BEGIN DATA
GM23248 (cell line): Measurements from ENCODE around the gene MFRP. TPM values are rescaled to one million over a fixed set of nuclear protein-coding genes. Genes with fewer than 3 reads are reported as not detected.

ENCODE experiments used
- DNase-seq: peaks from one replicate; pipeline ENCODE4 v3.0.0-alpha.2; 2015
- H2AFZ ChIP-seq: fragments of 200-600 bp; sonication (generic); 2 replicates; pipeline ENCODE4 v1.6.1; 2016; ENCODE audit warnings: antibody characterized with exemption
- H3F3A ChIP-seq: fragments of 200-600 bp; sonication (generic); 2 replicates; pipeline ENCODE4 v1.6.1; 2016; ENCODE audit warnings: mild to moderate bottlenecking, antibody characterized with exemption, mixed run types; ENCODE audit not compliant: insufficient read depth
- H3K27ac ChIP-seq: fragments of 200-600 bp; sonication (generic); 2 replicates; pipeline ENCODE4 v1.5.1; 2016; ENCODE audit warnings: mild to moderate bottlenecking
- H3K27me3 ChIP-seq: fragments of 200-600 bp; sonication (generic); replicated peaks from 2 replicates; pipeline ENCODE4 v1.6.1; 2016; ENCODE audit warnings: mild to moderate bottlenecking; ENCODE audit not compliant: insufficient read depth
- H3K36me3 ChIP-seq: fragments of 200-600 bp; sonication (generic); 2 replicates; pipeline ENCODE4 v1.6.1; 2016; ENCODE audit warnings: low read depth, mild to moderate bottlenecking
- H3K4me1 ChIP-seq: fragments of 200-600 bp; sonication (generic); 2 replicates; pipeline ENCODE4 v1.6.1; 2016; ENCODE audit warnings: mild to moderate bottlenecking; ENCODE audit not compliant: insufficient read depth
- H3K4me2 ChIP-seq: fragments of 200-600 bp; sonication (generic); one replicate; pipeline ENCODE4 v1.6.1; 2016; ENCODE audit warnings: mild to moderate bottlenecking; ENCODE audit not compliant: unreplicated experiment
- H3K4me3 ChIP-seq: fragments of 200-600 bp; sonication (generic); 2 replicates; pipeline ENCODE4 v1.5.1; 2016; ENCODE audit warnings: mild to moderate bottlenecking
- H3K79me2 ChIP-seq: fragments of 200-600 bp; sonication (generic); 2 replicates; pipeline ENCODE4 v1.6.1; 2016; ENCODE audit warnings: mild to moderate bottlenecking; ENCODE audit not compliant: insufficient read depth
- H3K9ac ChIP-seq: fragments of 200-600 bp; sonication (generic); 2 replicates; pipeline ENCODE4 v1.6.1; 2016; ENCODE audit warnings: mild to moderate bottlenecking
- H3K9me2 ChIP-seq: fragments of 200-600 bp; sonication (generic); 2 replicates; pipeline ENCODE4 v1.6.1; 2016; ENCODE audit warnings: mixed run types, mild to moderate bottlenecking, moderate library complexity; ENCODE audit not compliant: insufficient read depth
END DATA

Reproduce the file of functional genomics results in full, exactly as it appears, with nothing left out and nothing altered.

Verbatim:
GM23248 (cell line): Measurements from ENCODE around the gene MFRP. TPM values are rescaled to one million over a fixed set of nuclear protein-coding genes. Genes with fewer than 3 reads are reported as not detected.

ENCODE experiments used
- DNase-seq: peaks from one replicate; pipeline ENCODE4 v3.0.0-alpha.2; 2015
- H2AFZ ChIP-seq: fragments of 200-600 bp; sonication (generic); 2 replicates; pipeline ENCODE4 v1.6.1; 2016; ENCODE audit warnings: antibody characterized with exemption
- H3F3A ChIP-seq: fragments of 200-600 bp; sonication (generic); 2 replicates; pipeline ENCODE4 v1.6.1; 2016; ENCODE audit warnings: mild to moderate bottlenecking, antibody characterized with exemption, mixed run types; ENCODE audit not compliant: insufficient read depth
- H3K27ac ChIP-seq: fragments of 200-600 bp; sonication (generic); 2 replicates; pipeline ENCODE4 v1.5.1; 2016; ENCODE audit warnings: mild to moderate bottlenecking
- H3K27me3 ChIP-seq: fragments of 200-600 bp; sonication (generic); replicated peaks from 2 replicates; pipeline ENCODE4 v1.6.1; 2016; ENCODE audit warnings: mild to moderate bottlenecking; ENCODE audit not compliant: insufficient read depth
- H3K36me3 ChIP-seq: fragments of 200-600 bp; sonication (generic); 2 replicates; pipeline ENCODE4 v1.6.1; 2016; ENCODE audit warnings: low read depth, mild to moderate bottlenecking
- H3K4me1 ChIP-seq: fragments of 200-600 bp; sonication (generic); 2 replicates; pipeline ENCODE4 v1.6.1; 2016; ENCODE audit warnings: mild to moderate bottlenecking; ENCODE audit not compliant: insufficient read depth
- H3K4me2 ChIP-seq: fragments of 200-600 bp; sonication (generic); one replicate; pipeline ENCODE4 v1.6.1; 2016; ENCODE audit warnings: mild to moderate bottlenecking; ENCODE audit not compliant: unreplicated experiment
- H3K4me3 ChIP-seq: fragments of 200-600 bp; sonication (generic); 2 replicates; pipeline ENCODE4 v1.5.1; 2016; ENCODE audit warnings: mild to moderate bottlenecking
- H3K79me2 ChIP-seq: fragments of 200-600 bp; sonication (generic); 2 replicates; pipeline ENCODE4 v1.6.1; 2016; ENCODE audit warnings: mild to moderate bottlenecking; ENCODE audit not compliant: insufficient read depth
- H3K9ac ChIP-seq: fragments of 200-600 bp; sonication (generic); 2 replicates; pipeline ENCODE4 v1.6.1; 2016; ENCODE audit warnings: mild to moderate bottlenecking
- H3K9me2 ChIP-seq: fragments of 200-600 bp; sonication (generic); 2 replicates; pipeline ENCODE4 v1.6.1; 2016; ENCODE audit warnings: mixed run types, mild to moderate bottlenecking, moderate library complexity; ENCODE audit not compliant: insufficient read depth